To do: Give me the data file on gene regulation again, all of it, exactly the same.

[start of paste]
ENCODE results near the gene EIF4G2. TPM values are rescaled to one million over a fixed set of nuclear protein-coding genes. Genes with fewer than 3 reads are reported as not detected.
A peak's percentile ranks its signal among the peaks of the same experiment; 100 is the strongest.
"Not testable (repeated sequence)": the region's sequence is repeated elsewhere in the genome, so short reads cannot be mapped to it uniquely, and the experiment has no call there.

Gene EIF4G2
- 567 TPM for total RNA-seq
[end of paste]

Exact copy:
ENCODE results near the gene EIF4G2. TPM values are rescaled to one million over a fixed set of nuclear protein-coding genes. Genes with fewer than 3 reads are reported as not detected.
A peak's percentile ranks its signal among the peaks of the same experiment; 100 is the strongest.
"Not testable (repeated sequence)": the region's sequence is repeated elsewhere in the genome, so short reads cannot be mapped to it uniquely, and the experiment has no call there.

Gene EIF4G2
- 567 TPM for total RNA-seq